Did you know that restaurants are more likely to experience workplace violence than any other industry in America? In this article we will help you find out why restaurants are so prone to violence, what leads to violence, the practical steps to help make restaurants safe, and the insider information that you need when dealing with one of these legal matters.
It's easy to slip into a false sense of security because you've covered the basics of food safety with your kitchen staff. However, there are many other hazards that impact your bottom line. For example, slip and fall accidents are at the top of the list of safety concerns. There are many other dangers that must be considered.
The role played by food workers and other individuals in the contamination of food has been identified as an important contributing factor leading to foodborne outbreaks. To prevent direct bare hand contact with food and food surfaces, many jurisdictions have made glove use compulsory for food production and preparation. When properly used, gloves can substantially reduce opportunities for food contamination. However, gloves have limitations and may become a source of contamination if they are punctured or improperly used. Experiments conducted in clinical and dental settings have revealed pinhole leaks in gloves.
Contamination of food and individuals by food workers has been identified as an important contributing factor during foodborne illness investigations. Physical and chemical barriers to prevent microbial contamination of food are hurdles that block or reduce the transfer of pathogens to the food surface from the hands of a food worker, from other foods, or from the environment. In food service operations, direct contact of food by hands should be prevented by the use of barriers, especially when gloves are not worn. Although these barriers have been used for decades in food processing and food service operations, their effectiveness is sometimes questioned or their use may be ignored. Physical barriers include properly engineered building walls and doors to minimize the flow of outside particles and pests to food storage and food preparation areas; food shields to prevent aerosol contamination of displayed food by customers and workers; work clothing designated strictly for work (clothing worn outdoors can carry undesirable microorganisms, including pathogens from infected family members, into the work environment); and utensils such as spoons, tongs, and deli papers to prevent direct contact between hands and the food being prepared or served. Money and ready-to-eat foods should be handled as two separate operations, preferably by two workers.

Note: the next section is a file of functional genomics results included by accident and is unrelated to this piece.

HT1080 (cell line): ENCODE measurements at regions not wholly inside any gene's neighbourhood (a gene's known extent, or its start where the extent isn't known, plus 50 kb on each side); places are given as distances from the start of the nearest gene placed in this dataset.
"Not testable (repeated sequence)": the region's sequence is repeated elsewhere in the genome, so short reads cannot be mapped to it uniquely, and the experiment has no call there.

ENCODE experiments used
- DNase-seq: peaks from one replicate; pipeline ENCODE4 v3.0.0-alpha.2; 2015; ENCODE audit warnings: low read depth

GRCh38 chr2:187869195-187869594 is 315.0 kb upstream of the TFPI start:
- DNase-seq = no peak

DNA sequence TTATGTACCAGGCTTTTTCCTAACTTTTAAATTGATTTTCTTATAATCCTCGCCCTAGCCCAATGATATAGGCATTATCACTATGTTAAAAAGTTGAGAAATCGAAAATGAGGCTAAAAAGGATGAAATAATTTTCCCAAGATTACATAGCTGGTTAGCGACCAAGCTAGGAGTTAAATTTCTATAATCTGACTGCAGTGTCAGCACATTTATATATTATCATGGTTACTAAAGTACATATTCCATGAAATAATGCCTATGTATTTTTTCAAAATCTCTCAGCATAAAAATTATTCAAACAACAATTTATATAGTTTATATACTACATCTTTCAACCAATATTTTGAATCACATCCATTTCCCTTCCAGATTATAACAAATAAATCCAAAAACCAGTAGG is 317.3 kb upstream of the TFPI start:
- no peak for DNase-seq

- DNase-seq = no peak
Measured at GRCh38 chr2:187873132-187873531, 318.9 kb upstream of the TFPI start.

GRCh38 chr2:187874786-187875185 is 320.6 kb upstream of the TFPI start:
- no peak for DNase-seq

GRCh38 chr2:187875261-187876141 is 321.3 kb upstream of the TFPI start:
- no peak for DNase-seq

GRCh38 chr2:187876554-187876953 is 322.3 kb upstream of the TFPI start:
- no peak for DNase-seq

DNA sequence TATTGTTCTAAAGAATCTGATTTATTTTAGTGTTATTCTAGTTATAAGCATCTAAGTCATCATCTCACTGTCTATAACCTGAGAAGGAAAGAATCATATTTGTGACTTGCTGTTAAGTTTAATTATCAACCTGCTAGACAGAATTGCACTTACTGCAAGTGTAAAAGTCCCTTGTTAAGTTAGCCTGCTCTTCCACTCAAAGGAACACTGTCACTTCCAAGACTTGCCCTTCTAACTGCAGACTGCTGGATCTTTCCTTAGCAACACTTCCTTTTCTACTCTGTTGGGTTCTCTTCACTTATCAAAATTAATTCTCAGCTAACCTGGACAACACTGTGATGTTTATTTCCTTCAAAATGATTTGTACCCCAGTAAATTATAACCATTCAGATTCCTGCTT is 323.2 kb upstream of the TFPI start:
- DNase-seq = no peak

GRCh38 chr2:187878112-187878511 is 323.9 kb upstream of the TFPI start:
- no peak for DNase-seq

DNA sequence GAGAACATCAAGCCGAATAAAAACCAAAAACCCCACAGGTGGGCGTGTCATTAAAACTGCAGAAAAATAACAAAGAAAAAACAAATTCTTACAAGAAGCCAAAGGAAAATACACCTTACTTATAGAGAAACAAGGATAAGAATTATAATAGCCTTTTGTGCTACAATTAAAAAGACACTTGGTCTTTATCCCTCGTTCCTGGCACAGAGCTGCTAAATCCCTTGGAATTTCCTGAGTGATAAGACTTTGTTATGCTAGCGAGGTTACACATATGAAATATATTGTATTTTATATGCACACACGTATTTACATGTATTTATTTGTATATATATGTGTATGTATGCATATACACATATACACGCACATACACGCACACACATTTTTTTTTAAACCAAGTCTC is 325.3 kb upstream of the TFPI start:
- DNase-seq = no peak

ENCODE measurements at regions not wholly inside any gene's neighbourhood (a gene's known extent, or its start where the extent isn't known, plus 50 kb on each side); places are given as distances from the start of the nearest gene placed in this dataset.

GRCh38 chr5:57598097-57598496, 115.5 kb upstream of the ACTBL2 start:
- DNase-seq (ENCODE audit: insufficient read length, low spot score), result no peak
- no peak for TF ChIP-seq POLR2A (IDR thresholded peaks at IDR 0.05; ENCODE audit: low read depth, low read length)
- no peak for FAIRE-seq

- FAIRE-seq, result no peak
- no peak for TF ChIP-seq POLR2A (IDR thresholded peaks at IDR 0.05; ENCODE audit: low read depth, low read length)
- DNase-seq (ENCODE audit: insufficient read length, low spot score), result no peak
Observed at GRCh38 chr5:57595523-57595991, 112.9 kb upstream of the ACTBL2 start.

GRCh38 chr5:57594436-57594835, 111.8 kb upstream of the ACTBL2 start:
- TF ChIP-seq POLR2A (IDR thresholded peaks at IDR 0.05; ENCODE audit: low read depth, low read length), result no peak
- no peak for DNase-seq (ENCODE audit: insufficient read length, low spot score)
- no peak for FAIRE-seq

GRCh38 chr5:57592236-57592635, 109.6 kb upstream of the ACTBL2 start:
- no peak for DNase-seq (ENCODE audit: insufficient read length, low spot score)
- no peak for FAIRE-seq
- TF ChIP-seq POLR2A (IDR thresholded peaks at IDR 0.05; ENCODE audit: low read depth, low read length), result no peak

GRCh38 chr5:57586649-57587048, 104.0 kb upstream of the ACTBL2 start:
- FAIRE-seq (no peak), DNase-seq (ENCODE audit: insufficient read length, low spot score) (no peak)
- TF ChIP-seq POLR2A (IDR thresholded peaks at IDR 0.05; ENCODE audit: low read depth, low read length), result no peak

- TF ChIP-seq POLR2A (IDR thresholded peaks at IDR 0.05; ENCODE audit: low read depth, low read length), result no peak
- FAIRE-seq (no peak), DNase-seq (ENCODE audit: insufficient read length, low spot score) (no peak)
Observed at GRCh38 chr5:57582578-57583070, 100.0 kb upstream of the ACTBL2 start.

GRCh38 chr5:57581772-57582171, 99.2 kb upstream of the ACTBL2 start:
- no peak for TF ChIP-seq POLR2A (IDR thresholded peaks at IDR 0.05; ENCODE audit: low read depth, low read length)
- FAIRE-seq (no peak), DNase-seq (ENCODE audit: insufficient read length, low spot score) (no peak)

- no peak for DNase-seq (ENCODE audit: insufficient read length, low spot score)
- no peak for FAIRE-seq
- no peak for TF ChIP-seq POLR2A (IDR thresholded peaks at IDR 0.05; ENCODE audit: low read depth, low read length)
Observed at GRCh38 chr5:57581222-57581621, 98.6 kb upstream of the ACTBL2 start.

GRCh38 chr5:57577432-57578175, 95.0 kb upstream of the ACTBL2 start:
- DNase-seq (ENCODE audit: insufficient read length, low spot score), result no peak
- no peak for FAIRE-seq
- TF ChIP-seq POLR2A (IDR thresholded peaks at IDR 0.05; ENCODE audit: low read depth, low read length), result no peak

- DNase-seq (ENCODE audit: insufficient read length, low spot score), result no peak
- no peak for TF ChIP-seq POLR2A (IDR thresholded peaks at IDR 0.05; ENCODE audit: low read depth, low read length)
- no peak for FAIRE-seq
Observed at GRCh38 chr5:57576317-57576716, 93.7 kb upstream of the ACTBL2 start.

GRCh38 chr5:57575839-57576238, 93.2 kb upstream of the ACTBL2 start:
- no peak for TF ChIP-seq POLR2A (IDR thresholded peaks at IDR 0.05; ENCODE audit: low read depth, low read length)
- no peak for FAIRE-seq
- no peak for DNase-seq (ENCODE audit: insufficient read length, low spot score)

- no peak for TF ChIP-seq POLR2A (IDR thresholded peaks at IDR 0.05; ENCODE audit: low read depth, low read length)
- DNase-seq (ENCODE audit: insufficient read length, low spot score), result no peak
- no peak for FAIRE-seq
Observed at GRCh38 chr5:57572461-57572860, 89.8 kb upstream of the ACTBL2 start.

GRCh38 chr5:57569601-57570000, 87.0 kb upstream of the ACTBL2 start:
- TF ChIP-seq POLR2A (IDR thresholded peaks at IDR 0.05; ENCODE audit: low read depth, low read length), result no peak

This article, the sixth in a series reviewing the role of food workers in foodborne outbreaks, describes the source and means of pathogen transfer. The transmission and survival of enteric pathogens in the food processing and preparation environment through human and raw food sources is reviewed, with the main objective of providing information critical to the reduction of illness due to foodborne outbreaks. Pathogens in the food preparation area can originate from infected food workers, raw foods, or other environmental sources. These pathogens can then spread within food preparation or processing facilities through sometimes complex pathways and may infect one or more workers or the consumer of foods processed or prepared by these infected workers.
(HealthNewsDigest.com) - Malibu - March 3, 2014 - There's an old saying in the food business - it's better to find a whole roach in your food than a half a roach. The experts at Tellem Grody PR's (TGPR) Food Issues Group (FIG) agree, but point out that there are a number of other items that restaurateurs may hear diners complaining about. While accidents happen, it's better to do due diligence before the bad thing occurs by monitoring the work area so that foreign objects don't enter the food preparation or food service areas. Here are some items to watch for and their fixes:
In this article, the fifth in a series reviewing the role of food workers in foodborne outbreaks, background information on the routes of infection for food workers is considered. Contamination most frequently occurs via the fecal-oral route, when pathogens are present in the feces of ill, convalescent, or otherwise colonized persons. It is difficult for managers of food operations to identify food workers who may be excreting pathogens, even when these workers report their illnesses, because workers can shed pathogens during the prodrome phase of illness or can be long-term excretors or asymptomatic carriers.
In this article, the fourth in a series reviewing the role of food workers in foodborne outbreaks, background information on the presence of enteric pathogens in the community, the numbers of organisms required to initiate an infection, and the length of carriage are presented. Although workers have been implicated in outbreaks, they were not always aware of their infections, either because they were in the prodromic phase before symptoms began or because they were asymptomatic carriers.
No one, including crack restaurant inspector Jeff Nelken, likes looking under refrigerators for yesterday's forgotten dirt, filth and food particles shoved underneath by busy feet. He does it religiously, though, two or three times a day, 300 days a year.
In this article, the third in a series of several reviewing the role of food workers in 816 foodborne outbreaks, factors contributing to outbreaks and descriptions of different categories of worker involvement are discussed.